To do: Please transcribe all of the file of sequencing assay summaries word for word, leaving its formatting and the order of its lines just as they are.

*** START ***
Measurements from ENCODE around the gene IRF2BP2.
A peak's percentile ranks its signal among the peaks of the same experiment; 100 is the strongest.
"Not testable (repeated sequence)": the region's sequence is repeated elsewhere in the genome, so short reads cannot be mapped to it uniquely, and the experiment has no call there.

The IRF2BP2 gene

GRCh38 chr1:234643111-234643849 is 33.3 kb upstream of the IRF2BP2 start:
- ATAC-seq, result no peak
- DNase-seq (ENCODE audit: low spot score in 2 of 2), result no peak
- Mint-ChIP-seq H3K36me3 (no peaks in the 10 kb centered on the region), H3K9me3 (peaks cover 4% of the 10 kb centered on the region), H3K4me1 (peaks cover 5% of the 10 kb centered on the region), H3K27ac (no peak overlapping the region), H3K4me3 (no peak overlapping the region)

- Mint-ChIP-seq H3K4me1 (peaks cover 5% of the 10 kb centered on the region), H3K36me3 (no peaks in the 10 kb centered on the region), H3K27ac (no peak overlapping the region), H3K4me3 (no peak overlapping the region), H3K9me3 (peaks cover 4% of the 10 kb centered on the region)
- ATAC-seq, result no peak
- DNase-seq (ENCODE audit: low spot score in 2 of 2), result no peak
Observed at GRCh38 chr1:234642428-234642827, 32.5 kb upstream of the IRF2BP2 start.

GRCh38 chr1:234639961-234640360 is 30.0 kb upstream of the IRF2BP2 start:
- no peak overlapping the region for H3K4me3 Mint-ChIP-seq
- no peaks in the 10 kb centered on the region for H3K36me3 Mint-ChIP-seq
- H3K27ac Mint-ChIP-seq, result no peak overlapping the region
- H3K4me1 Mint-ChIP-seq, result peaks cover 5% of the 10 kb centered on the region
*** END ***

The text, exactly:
Measurements from ENCODE around the gene IRF2BP2.
A peak's percentile ranks its signal among the peaks of the same experiment; 100 is the strongest.
"Not testable (repeated sequence)": the region's sequence is repeated elsewhere in the genome, so short reads cannot be mapped to it uniquely, and the experiment has no call there.

The IRF2BP2 gene

GRCh38 chr1:234643111-234643849 is 33.3 kb upstream of the IRF2BP2 start:
- ATAC-seq, result no peak
- DNase-seq (ENCODE audit: low spot score in 2 of 2), result no peak
- Mint-ChIP-seq H3K36me3 (no peaks in the 10 kb centered on the region), H3K9me3 (peaks cover 4% of the 10 kb centered on the region), H3K4me1 (peaks cover 5% of the 10 kb centered on the region), H3K27ac (no peak overlapping the region), H3K4me3 (no peak overlapping the region)

- Mint-ChIP-seq H3K4me1 (peaks cover 5% of the 10 kb centered on the region), H3K36me3 (no peaks in the 10 kb centered on the region), H3K27ac (no peak overlapping the region), H3K4me3 (no peak overlapping the region), H3K9me3 (peaks cover 4% of the 10 kb centered on the region)
- ATAC-seq, result no peak
- DNase-seq (ENCODE audit: low spot score in 2 of 2), result no peak
Observed at GRCh38 chr1:234642428-234642827, 32.5 kb upstream of the IRF2BP2 start.

GRCh38 chr1:234639961-234640360 is 30.0 kb upstream of the IRF2BP2 start:
- no peak overlapping the region for H3K4me3 Mint-ChIP-seq
- no peaks in the 10 kb centered on the region for H3K36me3 Mint-ChIP-seq
- H3K27ac Mint-ChIP-seq, result no peak overlapping the region
- H3K4me1 Mint-ChIP-seq, result peaks cover 5% of the 10 kb centered on the region